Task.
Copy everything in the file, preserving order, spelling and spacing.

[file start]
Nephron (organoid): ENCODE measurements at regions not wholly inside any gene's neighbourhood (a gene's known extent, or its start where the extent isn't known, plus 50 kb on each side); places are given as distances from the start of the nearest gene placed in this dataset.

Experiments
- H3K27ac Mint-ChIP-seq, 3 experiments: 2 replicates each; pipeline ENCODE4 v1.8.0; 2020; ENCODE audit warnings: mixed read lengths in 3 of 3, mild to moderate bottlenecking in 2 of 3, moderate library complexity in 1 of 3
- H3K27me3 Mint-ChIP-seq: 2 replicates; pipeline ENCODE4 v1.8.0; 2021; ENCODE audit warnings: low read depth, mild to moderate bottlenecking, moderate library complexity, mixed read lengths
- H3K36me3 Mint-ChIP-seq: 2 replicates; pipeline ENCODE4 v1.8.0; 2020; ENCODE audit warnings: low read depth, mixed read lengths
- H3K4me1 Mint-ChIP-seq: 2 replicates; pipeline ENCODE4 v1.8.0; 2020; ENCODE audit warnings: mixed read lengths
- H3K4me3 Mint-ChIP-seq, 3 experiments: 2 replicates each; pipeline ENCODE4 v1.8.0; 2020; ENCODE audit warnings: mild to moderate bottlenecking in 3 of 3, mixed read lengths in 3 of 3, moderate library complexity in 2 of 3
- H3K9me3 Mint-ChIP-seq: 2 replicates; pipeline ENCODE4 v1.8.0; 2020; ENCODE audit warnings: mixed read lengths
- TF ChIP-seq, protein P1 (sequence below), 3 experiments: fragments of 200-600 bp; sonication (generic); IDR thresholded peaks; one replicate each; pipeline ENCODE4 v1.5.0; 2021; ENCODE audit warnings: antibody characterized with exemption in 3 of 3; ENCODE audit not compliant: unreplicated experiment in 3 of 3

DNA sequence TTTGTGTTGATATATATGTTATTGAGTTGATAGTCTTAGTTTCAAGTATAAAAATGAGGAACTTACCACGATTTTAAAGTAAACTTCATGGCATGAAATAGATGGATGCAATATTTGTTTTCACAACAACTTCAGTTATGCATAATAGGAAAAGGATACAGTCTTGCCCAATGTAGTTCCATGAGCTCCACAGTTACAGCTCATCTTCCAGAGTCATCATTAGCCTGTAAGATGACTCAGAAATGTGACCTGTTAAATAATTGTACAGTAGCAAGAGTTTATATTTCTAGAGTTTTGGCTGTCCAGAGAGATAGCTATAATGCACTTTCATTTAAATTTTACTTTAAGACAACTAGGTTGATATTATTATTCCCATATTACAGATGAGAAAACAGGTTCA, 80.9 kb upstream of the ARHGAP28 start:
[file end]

Nephron (organoid): ENCODE measurements at regions not wholly inside any gene's neighbourhood (a gene's known extent, or its start where the extent isn't known, plus 50 kb on each side); places are given as distances from the start of the nearest gene placed in this dataset.

Experiments
- H3K27ac Mint-ChIP-seq, 3 experiments: 2 replicates each; pipeline ENCODE4 v1.8.0; 2020; ENCODE audit warnings: mixed read lengths in 3 of 3, mild to moderate bottlenecking in 2 of 3, moderate library complexity in 1 of 3
- H3K27me3 Mint-ChIP-seq: 2 replicates; pipeline ENCODE4 v1.8.0; 2021; ENCODE audit warnings: low read depth, mild to moderate bottlenecking, moderate library complexity, mixed read lengths
- H3K36me3 Mint-ChIP-seq: 2 replicates; pipeline ENCODE4 v1.8.0; 2020; ENCODE audit warnings: low read depth, mixed read lengths
- H3K4me1 Mint-ChIP-seq: 2 replicates; pipeline ENCODE4 v1.8.0; 2020; ENCODE audit warnings: mixed read lengths
- H3K4me3 Mint-ChIP-seq, 3 experiments: 2 replicates each; pipeline ENCODE4 v1.8.0; 2020; ENCODE audit warnings: mild to moderate bottlenecking in 3 of 3, mixed read lengths in 3 of 3, moderate library complexity in 2 of 3
- H3K9me3 Mint-ChIP-seq: 2 replicates; pipeline ENCODE4 v1.8.0; 2020; ENCODE audit warnings: mixed read lengths
- TF ChIP-seq, protein P1 (sequence below), 3 experiments: fragments of 200-600 bp; sonication (generic); IDR thresholded peaks; one replicate each; pipeline ENCODE4 v1.5.0; 2021; ENCODE audit warnings: antibody characterized with exemption in 3 of 3; ENCODE audit not compliant: unreplicated experiment in 3 of 3

DNA sequence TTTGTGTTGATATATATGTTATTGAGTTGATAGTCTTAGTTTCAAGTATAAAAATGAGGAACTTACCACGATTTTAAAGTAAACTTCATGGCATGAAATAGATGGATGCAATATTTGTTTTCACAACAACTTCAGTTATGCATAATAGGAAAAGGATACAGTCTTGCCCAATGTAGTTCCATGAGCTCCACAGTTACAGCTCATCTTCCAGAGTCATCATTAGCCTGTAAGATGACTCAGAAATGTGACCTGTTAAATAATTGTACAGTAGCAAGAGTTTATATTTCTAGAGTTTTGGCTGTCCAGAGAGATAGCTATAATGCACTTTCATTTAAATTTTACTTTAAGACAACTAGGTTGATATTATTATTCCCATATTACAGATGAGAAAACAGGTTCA, 80.9 kb upstream of the ARHGAP28 start: